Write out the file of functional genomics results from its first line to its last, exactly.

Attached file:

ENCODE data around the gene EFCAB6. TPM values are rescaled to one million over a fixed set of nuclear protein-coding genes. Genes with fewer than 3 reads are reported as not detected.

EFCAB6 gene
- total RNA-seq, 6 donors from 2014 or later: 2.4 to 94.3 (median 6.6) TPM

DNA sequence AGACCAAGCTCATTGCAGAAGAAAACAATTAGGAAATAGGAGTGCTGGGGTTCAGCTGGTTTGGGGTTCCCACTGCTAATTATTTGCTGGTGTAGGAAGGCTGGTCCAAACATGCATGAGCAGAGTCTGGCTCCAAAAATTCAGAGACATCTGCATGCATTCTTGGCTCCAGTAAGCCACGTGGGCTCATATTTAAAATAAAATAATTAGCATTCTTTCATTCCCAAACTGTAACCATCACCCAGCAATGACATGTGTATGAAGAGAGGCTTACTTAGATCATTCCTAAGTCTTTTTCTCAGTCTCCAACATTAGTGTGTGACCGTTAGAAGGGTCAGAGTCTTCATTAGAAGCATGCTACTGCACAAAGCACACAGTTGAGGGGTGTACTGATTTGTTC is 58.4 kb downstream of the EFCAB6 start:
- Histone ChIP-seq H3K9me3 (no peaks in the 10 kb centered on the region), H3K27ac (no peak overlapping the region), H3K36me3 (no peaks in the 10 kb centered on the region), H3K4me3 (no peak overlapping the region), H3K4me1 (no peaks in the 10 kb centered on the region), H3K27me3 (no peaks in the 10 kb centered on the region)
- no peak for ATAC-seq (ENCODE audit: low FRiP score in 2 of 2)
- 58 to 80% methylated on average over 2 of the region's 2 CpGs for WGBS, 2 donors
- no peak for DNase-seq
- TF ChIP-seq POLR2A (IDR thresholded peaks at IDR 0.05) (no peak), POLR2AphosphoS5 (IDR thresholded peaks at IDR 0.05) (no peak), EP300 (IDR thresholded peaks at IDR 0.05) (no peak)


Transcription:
ENCODE data around the gene EFCAB6. TPM values are rescaled to one million over a fixed set of nuclear protein-coding genes. Genes with fewer than 3 reads are reported as not detected.

EFCAB6 gene
- total RNA-seq, 6 donors from 2014 or later: 2.4 to 94.3 (median 6.6) TPM

DNA sequence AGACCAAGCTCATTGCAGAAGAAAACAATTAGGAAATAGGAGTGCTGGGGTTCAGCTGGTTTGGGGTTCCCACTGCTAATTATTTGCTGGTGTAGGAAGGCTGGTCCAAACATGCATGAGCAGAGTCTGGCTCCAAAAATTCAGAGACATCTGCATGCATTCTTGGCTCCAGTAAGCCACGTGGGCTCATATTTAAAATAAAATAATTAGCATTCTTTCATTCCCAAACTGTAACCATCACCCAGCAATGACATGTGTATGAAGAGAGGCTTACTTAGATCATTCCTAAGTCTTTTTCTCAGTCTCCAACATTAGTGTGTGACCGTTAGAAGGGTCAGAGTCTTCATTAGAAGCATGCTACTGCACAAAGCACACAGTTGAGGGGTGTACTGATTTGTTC is 58.4 kb downstream of the EFCAB6 start:
- Histone ChIP-seq H3K9me3 (no peaks in the 10 kb centered on the region), H3K27ac (no peak overlapping the region), H3K36me3 (no peaks in the 10 kb centered on the region), H3K4me3 (no peak overlapping the region), H3K4me1 (no peaks in the 10 kb centered on the region), H3K27me3 (no peaks in the 10 kb centered on the region)
- no peak for ATAC-seq (ENCODE audit: low FRiP score in 2 of 2)
- 58 to 80% methylated on average over 2 of the region's 2 CpGs for WGBS, 2 donors
- no peak for DNase-seq
- TF ChIP-seq POLR2A (IDR thresholded peaks at IDR 0.05) (no peak), POLR2AphosphoS5 (IDR thresholded peaks at IDR 0.05) (no peak), EP300 (IDR thresholded peaks at IDR 0.05) (no peak)